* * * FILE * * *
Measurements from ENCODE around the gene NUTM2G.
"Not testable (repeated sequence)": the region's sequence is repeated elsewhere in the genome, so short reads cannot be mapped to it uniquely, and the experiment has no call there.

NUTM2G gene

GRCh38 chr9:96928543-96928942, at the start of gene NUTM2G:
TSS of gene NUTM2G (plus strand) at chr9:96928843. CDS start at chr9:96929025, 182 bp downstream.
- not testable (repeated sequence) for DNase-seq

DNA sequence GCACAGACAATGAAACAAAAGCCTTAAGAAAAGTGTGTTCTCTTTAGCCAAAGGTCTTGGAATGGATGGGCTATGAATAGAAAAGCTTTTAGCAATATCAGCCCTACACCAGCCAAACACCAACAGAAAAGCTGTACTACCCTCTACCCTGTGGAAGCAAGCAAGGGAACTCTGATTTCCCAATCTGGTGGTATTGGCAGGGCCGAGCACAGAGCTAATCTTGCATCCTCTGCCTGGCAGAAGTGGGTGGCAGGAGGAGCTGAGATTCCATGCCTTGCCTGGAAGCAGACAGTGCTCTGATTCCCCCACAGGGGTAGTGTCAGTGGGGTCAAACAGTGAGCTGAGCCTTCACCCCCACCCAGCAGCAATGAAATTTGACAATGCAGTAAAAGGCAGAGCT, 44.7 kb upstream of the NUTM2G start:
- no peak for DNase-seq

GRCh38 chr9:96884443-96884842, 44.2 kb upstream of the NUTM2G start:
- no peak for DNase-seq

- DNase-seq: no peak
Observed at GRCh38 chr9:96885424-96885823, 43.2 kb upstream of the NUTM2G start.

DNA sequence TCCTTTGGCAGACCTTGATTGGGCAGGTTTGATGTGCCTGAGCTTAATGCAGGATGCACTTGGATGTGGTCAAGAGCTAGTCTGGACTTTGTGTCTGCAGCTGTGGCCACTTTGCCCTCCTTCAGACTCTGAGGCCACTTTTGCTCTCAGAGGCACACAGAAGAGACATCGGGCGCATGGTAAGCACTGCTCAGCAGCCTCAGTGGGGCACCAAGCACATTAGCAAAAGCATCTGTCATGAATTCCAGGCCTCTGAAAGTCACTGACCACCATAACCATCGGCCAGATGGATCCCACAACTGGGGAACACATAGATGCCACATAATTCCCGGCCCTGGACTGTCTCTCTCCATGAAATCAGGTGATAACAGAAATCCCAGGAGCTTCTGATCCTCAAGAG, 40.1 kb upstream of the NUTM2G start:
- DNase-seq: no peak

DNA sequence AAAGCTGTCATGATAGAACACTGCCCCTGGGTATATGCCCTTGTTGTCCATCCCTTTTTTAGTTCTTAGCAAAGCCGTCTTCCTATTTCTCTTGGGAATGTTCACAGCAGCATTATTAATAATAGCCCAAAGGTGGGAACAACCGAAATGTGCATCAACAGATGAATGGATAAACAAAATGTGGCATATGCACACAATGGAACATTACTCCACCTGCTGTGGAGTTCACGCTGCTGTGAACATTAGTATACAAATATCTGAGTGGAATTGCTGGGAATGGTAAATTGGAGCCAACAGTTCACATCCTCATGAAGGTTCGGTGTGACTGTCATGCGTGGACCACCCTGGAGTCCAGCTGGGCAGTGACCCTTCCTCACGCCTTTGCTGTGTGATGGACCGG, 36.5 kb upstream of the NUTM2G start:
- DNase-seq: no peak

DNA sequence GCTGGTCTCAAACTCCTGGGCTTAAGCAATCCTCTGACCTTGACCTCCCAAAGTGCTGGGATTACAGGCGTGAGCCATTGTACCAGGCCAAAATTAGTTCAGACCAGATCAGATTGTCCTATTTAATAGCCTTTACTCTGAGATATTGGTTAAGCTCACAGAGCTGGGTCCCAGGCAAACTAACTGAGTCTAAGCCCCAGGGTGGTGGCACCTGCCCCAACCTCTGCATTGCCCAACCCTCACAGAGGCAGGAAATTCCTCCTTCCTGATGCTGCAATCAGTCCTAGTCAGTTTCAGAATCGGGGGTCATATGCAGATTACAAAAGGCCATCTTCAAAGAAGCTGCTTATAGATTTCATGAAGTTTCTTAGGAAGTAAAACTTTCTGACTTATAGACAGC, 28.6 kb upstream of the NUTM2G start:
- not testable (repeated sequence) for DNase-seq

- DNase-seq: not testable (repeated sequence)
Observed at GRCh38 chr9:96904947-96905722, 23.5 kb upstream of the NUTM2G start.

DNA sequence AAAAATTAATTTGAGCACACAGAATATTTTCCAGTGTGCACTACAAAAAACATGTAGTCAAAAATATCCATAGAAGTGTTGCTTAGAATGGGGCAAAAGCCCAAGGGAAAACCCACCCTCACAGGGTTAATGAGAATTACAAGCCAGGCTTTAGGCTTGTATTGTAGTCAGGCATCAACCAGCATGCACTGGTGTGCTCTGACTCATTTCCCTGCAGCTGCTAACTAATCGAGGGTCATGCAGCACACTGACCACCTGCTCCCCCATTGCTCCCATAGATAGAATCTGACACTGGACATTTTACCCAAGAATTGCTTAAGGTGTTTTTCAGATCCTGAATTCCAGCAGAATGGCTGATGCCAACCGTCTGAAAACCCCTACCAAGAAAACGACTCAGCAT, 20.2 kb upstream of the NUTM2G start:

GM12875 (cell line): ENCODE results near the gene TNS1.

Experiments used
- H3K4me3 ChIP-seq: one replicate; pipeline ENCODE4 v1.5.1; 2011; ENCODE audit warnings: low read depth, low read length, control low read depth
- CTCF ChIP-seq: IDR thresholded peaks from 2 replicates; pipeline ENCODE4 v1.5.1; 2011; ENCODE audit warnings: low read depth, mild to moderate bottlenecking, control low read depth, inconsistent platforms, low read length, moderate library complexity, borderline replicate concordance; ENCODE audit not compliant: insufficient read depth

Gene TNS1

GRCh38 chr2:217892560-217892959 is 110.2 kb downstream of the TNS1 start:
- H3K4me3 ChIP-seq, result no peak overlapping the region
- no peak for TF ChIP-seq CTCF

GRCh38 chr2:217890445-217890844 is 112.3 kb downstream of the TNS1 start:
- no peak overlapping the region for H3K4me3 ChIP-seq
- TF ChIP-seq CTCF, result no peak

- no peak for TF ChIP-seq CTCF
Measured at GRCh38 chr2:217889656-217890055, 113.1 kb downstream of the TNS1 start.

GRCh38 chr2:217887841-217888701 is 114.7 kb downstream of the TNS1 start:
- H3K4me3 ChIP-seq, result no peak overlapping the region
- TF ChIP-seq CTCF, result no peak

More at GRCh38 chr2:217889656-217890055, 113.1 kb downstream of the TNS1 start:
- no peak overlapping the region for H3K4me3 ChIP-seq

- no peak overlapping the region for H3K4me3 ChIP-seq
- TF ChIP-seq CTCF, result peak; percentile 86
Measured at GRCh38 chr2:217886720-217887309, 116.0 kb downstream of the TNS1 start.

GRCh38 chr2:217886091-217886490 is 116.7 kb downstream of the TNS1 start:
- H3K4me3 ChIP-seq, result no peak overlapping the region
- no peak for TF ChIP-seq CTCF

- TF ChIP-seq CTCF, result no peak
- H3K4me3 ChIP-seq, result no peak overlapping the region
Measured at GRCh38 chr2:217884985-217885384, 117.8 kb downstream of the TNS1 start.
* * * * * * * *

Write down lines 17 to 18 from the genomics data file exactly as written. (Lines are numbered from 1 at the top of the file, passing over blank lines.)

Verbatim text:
DNA sequence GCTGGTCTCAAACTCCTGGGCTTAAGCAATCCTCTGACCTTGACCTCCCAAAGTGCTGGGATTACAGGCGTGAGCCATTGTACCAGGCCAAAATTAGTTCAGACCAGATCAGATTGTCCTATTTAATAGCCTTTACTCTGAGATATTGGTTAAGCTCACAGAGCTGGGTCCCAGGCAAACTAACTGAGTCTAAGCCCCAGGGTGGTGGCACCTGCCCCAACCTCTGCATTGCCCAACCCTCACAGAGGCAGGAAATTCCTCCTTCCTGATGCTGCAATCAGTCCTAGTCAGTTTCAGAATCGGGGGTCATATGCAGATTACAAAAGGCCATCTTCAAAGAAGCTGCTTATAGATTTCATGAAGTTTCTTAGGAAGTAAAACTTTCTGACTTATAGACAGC, 28.6 kb upstream of the NUTM2G start:
- not testable (repeated sequence) for DNase-seq